Historians may find many symbols and references to specific events and factions of societies and
movements within Zavier’s works as will philosophers find in Mona’s, however for the historical or
philosophical layman both artists work penetrates the unconscious mind, playing with what was learnt, what was known, what was inherited and what dissolves throughout the osmosis of one’s life.
Iconoclasm is a purposeful destruction, reconstruction or reclaiming of symbols and icons to overthrow or reclaim an ideology or to gain power, Zavier’s paintings clearly speak of and use this process to unravel, whereas Mona’s speak from and react to this process, both successfully demonstrating the futility but ravenous unsatisfied desire to find a single lasting place be.

Mona Osman was born in 1992 in Budapest, Hungary, and currently lives and works in London. She spent her childhood in Budapest, France and the UK. She graduated in 2014, with a BA Fine Art from Goldsmiths University of London after being awarded the Neville Burston Painter’s award and the Goldsmiths Warden’s Purchase Award. She Graduated with her MA in Painting from the Royal College of Art in 2017. Her work is included in many private collections notably Jimenez-Colon, Saatchi, C&C Gallery, Maramotti, Levison.

Using a mixture of oil, liquid latex, collage, paper, ink and mixed media on canvas, Osman juxtaposes heavy brush strokes and intense colours with the melancholic calmness of the figures within. However you read Osman’s work whether seduced by the aesthetic beauty of her rich palette or the depiction of conflicted pain, they remain tirelessly fascinating. Just when you think your eye has settled and is ready to move on, something small jumps out to bite you from the side lines and you are compelled to start all over. As with the nature of relationship to our emotions and with each other, we seek to understand and sometimes reconcile yet we perpetually fail to conclude, the continuous grappling with this journey is where the success lies in the fascinating and compelling works of art of Mona Osman.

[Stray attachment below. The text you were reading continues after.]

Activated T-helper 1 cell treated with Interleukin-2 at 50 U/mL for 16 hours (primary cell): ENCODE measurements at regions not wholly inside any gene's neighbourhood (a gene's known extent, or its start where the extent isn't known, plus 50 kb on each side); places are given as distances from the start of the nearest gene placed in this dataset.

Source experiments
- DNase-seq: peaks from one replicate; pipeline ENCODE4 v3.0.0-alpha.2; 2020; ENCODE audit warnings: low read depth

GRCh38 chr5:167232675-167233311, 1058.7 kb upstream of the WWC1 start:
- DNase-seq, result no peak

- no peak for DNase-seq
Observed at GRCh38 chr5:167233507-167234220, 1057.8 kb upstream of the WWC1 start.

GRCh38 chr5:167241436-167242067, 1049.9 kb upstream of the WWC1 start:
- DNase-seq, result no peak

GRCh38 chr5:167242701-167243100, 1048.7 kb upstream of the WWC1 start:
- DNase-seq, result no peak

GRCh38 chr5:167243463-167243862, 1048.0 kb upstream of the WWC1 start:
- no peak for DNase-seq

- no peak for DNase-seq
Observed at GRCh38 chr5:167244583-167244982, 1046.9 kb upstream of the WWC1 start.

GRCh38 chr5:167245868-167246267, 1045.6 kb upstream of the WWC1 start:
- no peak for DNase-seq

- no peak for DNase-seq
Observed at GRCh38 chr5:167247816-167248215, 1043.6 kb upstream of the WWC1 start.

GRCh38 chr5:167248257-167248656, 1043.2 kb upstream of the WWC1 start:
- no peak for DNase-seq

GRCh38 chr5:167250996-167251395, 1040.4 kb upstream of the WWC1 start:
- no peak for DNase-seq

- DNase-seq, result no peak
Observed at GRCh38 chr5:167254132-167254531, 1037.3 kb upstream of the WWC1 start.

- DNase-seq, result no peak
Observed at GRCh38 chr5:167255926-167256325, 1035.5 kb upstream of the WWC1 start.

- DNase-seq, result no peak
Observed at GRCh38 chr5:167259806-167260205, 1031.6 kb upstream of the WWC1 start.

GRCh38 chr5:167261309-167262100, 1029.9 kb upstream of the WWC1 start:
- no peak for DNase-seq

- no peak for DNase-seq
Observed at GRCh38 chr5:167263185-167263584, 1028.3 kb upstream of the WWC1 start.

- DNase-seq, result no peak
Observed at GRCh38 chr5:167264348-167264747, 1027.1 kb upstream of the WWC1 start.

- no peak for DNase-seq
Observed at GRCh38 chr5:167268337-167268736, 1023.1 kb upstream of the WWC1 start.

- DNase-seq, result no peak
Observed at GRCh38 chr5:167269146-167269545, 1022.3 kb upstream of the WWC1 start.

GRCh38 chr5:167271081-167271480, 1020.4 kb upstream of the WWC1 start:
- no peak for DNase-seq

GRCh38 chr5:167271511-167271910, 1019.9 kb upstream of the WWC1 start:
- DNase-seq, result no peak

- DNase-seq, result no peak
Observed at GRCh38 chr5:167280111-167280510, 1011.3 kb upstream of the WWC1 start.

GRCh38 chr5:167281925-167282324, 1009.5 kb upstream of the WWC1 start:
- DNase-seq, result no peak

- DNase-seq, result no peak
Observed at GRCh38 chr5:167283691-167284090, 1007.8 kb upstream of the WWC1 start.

‘Whether it is the quiet before or after the storm, my paintings often explore the different stages of an emotional outburst, the moment when anger has dissipated but the damage of the rage has been done, or the tension of holding back under intense pressure. I seek to demonstrate the struggle to identify or anchor oneself in relation to others, their personas, their anxieties, their feelings or their ways of being, through this investigation I perpetually learn and encounter self in relationship to existence, a search for self in the larger context of the universe’.
— Osman 2017

Zavier Ellis combines the use of text with painterly, collage, assemblage and photographic techniques. Language is deployed to obfuscate and open new possibilities and meanings. Street signs, historical graffiti, literature and coded language are referenced by etching, collaging or painting.